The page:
Finally, other possible health issues include diarrhea and other general travellers' diseases like motion sickness. Watch what you eat and drink and in case you get it, drink plenty of fluids (to prevent dehydration) and bring ORS.
See also Travel Safety
The Central African Republic has long had one of the least effective central governments on the continent. Several militant/rebel groups reside in the country and the rule of law means little outside Bangui and the southwest. AntiBalaka, a rebel group that resided in the southeast made a sudden advance and took control of the capital Bangui in March 2013, with the president taking refuge in the D.R. Congo, and the fragile government that existed has been replaced by a bare-bones central government. The U.S. embassy in Bangui has been closed since Dec 2012.
Travel was difficult and somewhat dangerous in the best of times; but in light of recent events, travel to the Central African Republic is highly discouraged and should not be attempted.
Police manning checkpoints will demand bribes, expect no less than USD5; there are many reports that a trip from the Cameroon border to Bangui will cost hundreds of US dollars or Euros in bribes. Police will often confiscate an item (passport, camera, watch) and demand money for it. Armed robberies on roads in the country are common. Violent crime in the capital is common even in daylight, particularly around the "kilometre 5" bus station. Alcoholism is a major problem with city-dwellers, so be weary of drunks and do not even think about drinking with locals (you will be out-drunk).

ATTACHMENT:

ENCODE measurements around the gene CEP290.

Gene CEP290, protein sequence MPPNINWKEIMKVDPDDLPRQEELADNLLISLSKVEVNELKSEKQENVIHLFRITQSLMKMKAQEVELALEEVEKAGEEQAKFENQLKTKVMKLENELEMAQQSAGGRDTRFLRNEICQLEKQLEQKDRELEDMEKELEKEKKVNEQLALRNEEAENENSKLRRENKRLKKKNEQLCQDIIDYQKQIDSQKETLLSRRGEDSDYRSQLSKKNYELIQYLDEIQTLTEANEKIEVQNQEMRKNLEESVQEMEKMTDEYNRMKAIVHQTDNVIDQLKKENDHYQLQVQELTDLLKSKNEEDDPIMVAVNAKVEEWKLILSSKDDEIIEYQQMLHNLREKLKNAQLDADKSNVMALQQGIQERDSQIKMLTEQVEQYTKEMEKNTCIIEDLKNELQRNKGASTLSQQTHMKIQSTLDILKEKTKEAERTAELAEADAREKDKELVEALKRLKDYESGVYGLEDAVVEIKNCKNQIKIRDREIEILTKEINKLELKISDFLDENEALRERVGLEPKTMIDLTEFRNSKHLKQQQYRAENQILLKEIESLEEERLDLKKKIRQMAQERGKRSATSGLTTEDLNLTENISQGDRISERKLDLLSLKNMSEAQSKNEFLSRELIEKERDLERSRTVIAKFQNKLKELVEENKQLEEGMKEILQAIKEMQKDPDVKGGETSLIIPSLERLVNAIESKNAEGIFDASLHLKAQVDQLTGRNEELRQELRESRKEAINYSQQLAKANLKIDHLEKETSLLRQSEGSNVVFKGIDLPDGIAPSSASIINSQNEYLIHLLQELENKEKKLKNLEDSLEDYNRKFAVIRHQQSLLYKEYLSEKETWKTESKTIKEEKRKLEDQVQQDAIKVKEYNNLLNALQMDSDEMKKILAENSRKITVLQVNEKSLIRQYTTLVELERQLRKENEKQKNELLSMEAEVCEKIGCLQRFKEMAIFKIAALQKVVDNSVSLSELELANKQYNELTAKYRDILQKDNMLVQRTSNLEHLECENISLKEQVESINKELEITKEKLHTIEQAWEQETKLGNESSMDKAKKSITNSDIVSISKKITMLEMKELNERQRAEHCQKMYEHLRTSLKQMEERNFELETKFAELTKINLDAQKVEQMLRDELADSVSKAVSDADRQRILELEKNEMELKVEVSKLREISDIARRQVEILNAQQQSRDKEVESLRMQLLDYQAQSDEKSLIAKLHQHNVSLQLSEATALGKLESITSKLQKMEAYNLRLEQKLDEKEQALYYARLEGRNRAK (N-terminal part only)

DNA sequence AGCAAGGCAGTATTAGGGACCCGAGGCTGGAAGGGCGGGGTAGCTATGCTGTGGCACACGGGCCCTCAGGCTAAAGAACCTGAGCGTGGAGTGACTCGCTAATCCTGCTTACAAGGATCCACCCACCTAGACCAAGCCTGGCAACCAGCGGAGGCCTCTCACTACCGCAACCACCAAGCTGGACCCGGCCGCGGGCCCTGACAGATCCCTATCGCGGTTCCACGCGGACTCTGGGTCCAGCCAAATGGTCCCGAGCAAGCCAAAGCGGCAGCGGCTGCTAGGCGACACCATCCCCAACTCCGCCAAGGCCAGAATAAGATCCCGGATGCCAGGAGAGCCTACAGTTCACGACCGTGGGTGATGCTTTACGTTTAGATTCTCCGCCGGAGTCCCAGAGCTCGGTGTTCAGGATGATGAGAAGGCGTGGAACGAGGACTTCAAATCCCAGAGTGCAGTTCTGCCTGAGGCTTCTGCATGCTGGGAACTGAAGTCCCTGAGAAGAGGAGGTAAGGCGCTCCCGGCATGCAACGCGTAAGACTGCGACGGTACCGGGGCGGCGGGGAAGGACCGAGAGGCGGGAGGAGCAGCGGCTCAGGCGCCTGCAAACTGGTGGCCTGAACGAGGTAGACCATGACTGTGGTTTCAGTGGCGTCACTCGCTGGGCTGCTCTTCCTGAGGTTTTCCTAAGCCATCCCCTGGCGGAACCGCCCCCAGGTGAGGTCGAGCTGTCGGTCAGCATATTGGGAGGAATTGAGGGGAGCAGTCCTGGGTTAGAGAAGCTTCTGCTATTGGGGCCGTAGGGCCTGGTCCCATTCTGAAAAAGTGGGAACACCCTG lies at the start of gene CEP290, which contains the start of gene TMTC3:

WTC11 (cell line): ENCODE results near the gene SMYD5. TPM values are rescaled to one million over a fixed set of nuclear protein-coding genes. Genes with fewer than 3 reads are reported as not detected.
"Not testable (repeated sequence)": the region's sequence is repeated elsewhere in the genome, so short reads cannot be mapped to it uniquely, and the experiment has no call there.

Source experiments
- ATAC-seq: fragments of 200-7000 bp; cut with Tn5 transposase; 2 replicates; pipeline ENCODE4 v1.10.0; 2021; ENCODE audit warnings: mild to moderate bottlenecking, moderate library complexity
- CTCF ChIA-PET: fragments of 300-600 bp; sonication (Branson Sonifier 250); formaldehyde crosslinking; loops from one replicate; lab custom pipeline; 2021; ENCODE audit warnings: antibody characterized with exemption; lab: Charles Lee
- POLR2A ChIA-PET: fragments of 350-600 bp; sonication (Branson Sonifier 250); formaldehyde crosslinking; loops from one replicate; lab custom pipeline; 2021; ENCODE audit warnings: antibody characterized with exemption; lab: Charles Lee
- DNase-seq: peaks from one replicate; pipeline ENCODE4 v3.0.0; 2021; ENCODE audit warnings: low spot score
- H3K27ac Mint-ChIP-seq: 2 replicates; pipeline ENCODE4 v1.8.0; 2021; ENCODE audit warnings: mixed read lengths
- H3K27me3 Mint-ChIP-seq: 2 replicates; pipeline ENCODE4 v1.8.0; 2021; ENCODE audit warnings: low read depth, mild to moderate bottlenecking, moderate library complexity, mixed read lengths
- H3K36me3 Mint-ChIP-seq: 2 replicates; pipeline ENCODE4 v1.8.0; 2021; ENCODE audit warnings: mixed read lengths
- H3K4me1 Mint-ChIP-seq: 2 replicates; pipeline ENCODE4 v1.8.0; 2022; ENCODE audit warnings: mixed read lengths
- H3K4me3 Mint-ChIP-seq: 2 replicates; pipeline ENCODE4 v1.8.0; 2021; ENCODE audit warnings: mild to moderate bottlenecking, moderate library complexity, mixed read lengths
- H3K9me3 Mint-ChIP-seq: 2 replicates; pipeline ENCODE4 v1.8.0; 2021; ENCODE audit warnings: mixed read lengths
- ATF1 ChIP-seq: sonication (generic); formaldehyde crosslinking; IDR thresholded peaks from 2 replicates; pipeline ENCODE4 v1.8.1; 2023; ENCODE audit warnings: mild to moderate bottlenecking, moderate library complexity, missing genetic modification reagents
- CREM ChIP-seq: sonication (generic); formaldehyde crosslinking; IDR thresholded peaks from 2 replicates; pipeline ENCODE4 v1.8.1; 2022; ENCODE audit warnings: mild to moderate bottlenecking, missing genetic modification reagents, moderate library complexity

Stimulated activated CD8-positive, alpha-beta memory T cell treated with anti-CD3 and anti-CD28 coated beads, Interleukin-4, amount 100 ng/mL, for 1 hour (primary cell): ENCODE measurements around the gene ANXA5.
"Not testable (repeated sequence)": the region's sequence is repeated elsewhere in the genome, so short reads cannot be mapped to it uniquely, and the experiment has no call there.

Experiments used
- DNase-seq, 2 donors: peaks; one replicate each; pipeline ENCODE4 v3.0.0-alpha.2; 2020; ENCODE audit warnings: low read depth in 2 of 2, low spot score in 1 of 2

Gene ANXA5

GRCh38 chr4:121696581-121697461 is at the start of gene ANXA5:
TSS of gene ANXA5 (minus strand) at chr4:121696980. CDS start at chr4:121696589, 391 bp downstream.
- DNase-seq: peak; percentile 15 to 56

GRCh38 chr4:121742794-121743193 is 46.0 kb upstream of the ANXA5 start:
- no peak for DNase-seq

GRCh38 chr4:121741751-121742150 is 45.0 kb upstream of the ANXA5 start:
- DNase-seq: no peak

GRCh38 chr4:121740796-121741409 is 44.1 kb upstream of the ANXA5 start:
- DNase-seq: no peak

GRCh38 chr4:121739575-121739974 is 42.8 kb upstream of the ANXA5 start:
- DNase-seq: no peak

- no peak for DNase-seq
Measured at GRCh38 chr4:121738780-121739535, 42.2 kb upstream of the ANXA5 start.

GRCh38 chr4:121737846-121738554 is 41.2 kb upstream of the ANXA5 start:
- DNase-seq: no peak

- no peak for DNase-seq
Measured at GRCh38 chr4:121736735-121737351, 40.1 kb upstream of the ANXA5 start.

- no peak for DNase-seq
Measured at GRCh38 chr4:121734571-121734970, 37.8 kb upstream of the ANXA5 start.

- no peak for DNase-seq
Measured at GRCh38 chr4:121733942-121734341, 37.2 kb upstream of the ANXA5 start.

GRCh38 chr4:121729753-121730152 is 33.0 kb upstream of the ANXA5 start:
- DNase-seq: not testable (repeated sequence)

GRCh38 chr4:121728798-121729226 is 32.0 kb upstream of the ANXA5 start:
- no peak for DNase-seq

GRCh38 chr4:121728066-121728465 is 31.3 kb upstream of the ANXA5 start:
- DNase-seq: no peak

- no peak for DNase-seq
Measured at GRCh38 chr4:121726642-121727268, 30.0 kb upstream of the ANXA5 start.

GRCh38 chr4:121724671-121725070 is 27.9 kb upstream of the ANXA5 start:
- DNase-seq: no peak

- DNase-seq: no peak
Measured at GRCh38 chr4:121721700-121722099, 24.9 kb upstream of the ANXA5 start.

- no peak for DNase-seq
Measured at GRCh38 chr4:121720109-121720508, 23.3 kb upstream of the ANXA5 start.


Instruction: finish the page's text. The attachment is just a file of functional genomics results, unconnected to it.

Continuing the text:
In theory, visitors can obtain a permis de filmer from the Ministry of Tourism in Bangui with a turnaround of a couple days. In practice, however, photography is viewed with suspicion and disliked not just with the police/army around the usual sensitive locations (government buildings, infrastructure, checkpoints), but by regular people just about everywhere. Taking photos conspicuously will draw negative attention and you should ask for permission to take anyone's photo, even in public places.
See also International Telephone Calls
The country calling code to the Central African Republic is 236.
To make an international call from , the code is 00.